Reiser said he was aiming for the feel of his favorite films by Hal Ashby, Paul Mazursky, Robert Altman, Billy Wilder, and Woody Allen. “Typically their characters are always grounded, they’re smart, they find humor more in the slice of life you’re examining in their more everyday scenarios,’’ Reiser said. “That for me was what I wanted this movie to be like. You’re seeing this guy go through this journey. It doesn’t have to be far-reaching, overdramatic. The stakes are real enough.’’ Had a big studio turned Reiser’s quiet script into a $100 million blockbuster, they would have probably gone “broad comedy’’ with wacky situations and goofy high jinks.
The filmmakers had another selling point up their sleeves: The story of “50/50’’ is based on real events.
Reiser and Rogen became real-world friends on the American version of Sacha Baron Cohen’s TV program “Da Ali G Show’’ eight years ago. Rogen and “50/50’’ producer Evan Goldberg were working as writers, and Reiser was the show’s associate producer. In their early 20s at the time, the trio were the show’s most junior staffers, and became fast friends. Then, Reiser was diagnosed with cancer: Doctors discovered a giant tumor growing along his spine. Two years after his successful fight against the illness, the newcomer to feature film writing felt he had gained the proper perspective to write about the experience and began to draft a screenplay.
Not that he simply wrote down everything that happened. Reiser, 31, insisted that the film is “inspired by real events’’ and is not a true memoir. “I’d say that Adam is not as funny as I was back then.’’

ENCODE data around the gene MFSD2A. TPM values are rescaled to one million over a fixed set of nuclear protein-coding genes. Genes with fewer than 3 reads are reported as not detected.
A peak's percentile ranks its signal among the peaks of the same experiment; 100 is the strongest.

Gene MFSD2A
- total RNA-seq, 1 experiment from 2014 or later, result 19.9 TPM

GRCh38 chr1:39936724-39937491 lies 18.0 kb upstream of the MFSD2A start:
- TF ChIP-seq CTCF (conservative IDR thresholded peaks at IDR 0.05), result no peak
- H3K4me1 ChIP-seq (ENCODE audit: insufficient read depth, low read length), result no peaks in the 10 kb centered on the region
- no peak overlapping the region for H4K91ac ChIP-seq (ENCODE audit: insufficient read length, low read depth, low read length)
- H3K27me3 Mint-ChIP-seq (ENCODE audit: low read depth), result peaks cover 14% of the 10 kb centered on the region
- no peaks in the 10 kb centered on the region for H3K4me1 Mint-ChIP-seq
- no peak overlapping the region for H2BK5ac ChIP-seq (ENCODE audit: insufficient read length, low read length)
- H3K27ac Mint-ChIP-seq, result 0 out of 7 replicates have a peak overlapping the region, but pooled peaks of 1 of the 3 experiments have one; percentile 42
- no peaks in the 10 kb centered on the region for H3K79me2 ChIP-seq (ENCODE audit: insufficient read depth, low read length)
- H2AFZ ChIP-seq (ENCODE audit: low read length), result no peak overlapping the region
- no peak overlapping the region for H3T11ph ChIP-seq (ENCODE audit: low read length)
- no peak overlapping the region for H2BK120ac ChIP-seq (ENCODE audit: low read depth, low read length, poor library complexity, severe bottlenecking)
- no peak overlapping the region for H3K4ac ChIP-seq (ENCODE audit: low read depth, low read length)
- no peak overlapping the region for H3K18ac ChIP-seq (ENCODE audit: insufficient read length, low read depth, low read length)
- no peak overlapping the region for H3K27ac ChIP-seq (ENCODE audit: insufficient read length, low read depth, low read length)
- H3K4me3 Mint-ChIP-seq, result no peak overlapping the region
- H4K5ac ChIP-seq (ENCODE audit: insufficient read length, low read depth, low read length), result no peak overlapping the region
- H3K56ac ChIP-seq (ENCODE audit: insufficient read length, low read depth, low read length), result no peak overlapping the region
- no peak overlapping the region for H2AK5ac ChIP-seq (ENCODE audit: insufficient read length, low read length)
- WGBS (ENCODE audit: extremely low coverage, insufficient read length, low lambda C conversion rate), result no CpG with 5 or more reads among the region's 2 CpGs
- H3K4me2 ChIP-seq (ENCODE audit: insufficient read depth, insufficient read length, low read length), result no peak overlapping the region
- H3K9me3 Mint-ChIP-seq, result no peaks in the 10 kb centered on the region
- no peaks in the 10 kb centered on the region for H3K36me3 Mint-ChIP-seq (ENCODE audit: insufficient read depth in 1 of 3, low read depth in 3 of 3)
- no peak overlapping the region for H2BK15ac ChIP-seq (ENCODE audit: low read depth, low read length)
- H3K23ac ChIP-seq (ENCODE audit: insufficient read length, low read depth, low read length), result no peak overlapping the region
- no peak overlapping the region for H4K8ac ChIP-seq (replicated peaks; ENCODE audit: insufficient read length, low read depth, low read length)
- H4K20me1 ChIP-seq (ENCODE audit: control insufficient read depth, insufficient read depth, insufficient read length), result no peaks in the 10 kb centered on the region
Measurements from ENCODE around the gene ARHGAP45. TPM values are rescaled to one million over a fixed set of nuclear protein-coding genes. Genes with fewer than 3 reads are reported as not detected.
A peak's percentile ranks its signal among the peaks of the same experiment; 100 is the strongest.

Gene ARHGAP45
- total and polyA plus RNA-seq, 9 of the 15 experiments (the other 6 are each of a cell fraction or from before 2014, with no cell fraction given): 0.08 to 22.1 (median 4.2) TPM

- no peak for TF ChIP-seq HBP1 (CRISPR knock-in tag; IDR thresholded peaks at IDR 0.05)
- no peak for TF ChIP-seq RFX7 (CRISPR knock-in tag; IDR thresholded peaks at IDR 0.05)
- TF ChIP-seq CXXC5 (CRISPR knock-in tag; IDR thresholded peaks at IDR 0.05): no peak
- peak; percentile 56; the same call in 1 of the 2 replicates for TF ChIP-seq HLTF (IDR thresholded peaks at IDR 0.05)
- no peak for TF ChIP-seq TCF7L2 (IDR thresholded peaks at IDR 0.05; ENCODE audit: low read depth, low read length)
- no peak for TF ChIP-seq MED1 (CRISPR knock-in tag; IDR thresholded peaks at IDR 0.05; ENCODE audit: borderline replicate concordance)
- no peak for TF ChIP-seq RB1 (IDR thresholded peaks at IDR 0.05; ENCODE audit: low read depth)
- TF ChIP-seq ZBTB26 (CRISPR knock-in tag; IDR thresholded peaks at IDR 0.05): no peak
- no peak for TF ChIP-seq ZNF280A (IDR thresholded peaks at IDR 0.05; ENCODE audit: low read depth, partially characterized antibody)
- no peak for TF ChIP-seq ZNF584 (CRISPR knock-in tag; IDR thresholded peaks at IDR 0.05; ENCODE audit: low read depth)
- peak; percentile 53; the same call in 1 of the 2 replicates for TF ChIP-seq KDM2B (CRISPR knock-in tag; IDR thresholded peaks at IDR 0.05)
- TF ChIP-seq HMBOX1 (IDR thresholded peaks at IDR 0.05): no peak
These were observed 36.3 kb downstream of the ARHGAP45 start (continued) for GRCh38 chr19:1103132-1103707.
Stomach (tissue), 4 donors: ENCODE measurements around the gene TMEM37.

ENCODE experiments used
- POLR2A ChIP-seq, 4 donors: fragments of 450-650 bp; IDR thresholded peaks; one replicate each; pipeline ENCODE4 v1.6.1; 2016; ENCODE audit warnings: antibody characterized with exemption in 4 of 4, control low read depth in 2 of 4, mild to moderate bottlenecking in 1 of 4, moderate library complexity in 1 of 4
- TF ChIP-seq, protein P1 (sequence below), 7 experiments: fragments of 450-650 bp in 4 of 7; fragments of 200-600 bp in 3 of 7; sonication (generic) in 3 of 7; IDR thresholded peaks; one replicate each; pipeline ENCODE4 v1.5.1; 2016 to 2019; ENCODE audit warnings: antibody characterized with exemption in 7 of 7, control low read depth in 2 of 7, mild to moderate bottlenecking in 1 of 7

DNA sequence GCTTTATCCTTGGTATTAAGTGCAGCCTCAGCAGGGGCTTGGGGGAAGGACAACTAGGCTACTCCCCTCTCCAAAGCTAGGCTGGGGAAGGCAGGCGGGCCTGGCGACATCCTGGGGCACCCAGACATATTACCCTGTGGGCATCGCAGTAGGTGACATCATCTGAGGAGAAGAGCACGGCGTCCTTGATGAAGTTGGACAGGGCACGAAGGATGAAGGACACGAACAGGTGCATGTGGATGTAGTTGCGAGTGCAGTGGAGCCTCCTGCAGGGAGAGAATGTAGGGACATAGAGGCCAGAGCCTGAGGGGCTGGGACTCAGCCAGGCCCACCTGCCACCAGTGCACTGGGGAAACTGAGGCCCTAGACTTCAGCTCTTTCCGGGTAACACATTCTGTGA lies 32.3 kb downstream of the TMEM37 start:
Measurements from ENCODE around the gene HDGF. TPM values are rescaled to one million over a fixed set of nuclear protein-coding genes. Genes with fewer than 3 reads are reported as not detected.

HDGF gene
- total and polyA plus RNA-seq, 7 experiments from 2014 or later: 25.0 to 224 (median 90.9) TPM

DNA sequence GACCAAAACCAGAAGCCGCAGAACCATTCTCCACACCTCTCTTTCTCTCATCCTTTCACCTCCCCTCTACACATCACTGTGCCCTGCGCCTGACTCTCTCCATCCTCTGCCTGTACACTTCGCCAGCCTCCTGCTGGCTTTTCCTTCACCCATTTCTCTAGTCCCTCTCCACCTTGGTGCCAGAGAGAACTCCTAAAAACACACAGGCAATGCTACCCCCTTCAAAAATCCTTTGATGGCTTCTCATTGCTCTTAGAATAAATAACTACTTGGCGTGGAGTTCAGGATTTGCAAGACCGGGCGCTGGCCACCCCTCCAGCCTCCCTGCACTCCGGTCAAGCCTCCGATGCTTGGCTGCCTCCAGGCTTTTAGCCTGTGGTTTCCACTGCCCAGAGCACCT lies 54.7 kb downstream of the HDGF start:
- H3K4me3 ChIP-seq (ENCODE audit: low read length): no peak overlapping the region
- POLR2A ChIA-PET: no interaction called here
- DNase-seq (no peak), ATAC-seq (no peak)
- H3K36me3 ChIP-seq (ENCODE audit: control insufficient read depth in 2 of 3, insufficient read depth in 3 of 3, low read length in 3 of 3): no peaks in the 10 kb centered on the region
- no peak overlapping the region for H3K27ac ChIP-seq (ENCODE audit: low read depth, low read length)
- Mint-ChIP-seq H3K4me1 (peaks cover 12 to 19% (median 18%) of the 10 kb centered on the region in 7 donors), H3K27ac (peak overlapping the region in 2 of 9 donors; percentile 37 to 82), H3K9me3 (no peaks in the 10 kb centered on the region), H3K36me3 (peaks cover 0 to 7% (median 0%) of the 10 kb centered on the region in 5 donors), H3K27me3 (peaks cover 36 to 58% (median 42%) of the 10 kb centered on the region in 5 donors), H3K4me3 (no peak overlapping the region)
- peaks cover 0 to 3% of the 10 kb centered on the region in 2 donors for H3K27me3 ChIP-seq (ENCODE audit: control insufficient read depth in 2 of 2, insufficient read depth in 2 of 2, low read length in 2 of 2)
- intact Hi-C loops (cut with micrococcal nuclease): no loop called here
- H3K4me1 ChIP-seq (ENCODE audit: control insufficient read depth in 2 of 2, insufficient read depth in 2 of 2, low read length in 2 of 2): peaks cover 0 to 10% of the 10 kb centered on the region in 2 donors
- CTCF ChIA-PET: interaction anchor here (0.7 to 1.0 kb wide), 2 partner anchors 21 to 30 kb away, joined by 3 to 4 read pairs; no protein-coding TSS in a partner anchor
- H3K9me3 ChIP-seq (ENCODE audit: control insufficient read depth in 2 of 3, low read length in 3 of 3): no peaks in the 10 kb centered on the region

“Easy …’’ Rogen joked. “No, I agree with that.’’
“Adam is very much an extension of who I was and how I was feeling,’’ Reiser continued. “I just suppressed everything.’’
“But he doesn’t act like Will,’’ Rogen, 29, added. “The real you complained more than the character. Not about the cancer, but about everything else.’’
As for whether Rogen was as much of a pothead as his character, Kyle, they did not say. But “50/50’’ includes a couple of scenes in which Kyle uses Adam’s condition to talk to girls in bookstores and bars, and even lure them into acts of sympathy sex. Truth or fiction?
“We joked about it,’’ said Reiser. “We never actually did it.’’ But he admitted that once the C-word - cancer - was out in the open, “women would give me a lot of attention.’’
Reiser said that the character of Kyle embodied the idea of how, at 25, men just can’t handle the looming death of a good pal. “Friends said stupid things. Sometimes insensitive. Ultimately, they cared; they just did not know how to… . You find out in the end, [Kyle] really does care.’’ Reiser turned to Rogen. “Seth and I, our dynamic back then was, I was neurotic …’’
“And …’’ Rogen added, finishing his friend’s line like the two had spent a lifetime together, “I would make fun of you for it.’’ His voice then became soft and gentle. “Which has changed somewhat over the years.’’
The two paused for a moment, their heads looking this way and that, almost at each other. A millisecond of intimate quiet settled into the room. Rogen continued. “Now you’re an egomaniac.’’
Then the joking resumed.
Ethan Gilsdorf can be reached at email@example.com.